Background

I recently capped off about two weeks of nasty computer trouble with being unable to get KDE Neon to boot on it’s own. GRUB would boot into it’s recovery shell, and I would have to use pesky command line trickery1 to get my system running.

Now, normally this is a quick fix. A little GRUB housekeeping and update-grub should do the trick. However, the strangest things were happening. No matter my changes, nothing was taking. Always back to the recovery shell for me. I scrapped every inch of my file system, tried all the forum posts, but nothing was working.

head banging
Artists rendition of me for about 4 days.

Let’s troubleshoot this bad boy

I found out the easiest way to get my system booted was to set the prefix and run the command normal. I checked my config files for this and wouldn’t you know they were supposed to be running almost the same commands. In fact, when I ran the commands listed in my GRUB config from the GRUB recovery shell, my system booted fine!

So what the heck’s the problem

In the recovery shell my environment was always being set to something like prefix=EFI/Ubuntu, despite not running Ubuntu. Let’s cue a section break for dramatic effect2.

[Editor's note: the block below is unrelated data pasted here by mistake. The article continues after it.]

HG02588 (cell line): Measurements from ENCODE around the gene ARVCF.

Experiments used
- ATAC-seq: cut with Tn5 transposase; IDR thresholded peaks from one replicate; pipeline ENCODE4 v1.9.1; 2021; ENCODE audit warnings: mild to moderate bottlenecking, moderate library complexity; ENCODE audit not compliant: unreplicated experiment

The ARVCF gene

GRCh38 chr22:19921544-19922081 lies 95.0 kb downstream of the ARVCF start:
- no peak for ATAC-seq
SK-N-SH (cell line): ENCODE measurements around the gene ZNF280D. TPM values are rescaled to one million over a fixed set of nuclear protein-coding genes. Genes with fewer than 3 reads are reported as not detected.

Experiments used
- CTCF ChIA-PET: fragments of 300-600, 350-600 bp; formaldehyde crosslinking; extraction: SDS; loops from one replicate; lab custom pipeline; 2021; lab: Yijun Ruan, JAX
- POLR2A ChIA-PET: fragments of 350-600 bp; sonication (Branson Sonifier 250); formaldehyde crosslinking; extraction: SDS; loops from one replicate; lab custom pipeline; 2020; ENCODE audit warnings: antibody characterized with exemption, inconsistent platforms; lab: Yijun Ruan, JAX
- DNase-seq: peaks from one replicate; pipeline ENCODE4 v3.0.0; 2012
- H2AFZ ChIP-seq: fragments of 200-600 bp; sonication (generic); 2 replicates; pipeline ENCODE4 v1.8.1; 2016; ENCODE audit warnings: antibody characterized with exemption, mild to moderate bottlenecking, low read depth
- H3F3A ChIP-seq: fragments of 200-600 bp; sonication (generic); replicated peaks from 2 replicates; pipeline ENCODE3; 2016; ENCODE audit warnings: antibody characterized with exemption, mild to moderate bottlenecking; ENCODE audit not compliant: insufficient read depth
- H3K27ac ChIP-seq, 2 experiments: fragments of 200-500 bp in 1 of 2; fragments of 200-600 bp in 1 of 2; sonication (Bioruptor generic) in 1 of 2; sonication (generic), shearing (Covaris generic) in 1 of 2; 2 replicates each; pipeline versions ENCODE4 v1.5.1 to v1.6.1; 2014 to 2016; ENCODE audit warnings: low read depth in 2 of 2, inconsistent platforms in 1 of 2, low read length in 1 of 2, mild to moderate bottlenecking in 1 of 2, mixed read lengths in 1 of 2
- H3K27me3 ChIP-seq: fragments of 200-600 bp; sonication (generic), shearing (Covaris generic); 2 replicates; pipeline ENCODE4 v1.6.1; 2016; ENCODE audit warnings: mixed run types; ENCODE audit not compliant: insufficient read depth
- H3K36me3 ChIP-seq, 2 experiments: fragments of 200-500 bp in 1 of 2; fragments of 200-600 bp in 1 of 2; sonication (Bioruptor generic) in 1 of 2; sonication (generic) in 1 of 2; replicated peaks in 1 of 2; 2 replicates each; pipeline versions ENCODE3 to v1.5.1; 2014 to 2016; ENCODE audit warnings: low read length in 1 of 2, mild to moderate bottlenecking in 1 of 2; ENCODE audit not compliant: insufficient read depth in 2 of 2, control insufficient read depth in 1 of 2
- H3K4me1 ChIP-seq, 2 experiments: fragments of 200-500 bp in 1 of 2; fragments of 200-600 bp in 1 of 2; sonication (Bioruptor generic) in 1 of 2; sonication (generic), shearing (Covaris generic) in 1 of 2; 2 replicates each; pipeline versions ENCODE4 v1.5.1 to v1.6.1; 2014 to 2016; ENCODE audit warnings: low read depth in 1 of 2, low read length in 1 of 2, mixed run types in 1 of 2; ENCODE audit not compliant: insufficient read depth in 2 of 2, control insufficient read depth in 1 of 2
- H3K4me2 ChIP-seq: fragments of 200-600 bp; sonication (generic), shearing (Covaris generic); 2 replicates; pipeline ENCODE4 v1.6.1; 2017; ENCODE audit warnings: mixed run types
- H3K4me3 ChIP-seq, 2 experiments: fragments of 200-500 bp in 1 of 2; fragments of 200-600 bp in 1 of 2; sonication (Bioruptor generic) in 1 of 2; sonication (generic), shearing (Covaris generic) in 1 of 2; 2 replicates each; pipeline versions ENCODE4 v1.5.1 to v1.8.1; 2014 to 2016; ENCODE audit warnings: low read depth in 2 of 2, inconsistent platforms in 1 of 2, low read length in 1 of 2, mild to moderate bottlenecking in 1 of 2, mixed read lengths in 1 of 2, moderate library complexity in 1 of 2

Problem, meet solution

I eventually found out what was causing this problem, and it’s solution, in some documentation from the Neon team.

The problem, as it turns out, is that GRUB3 has paths for Ubuntu hard coded. This is not overridable by the user and would need to be solved by changing and recompiling GRUB.

The way that Neon team solved this is by patching the installer Neon uses to copy the GRUB config files from EFI/Neon to EFI/Ubuntu.

To solve my problem I replicated this behavior. Once I had a copy of EFI/Neon as EFI/Ubuntu, my system started booting normally again.

For me this brings up a few questions. Why is GRUB hardcoded? Why would Neon copy instead of move it’s boot folder4? Does this affect other distributions5?

All I know is, I’m happy to have a booting computer again.

  1. What exactly does normal, initrd, and linux even do? No one knows. 

  2. It took a couple days of head banging to figure this out, let me have this. 

  3. or at least the version of GRUB that KDE Neon uses, which is a derivative of Kubuntu GRUB, which is a derivative of Ubuntu GRUB. 

  4. and avoid OCD users like me from deleting seemingly extra folders. 

  5. I know, I know, KDE Neon isn’t a distro.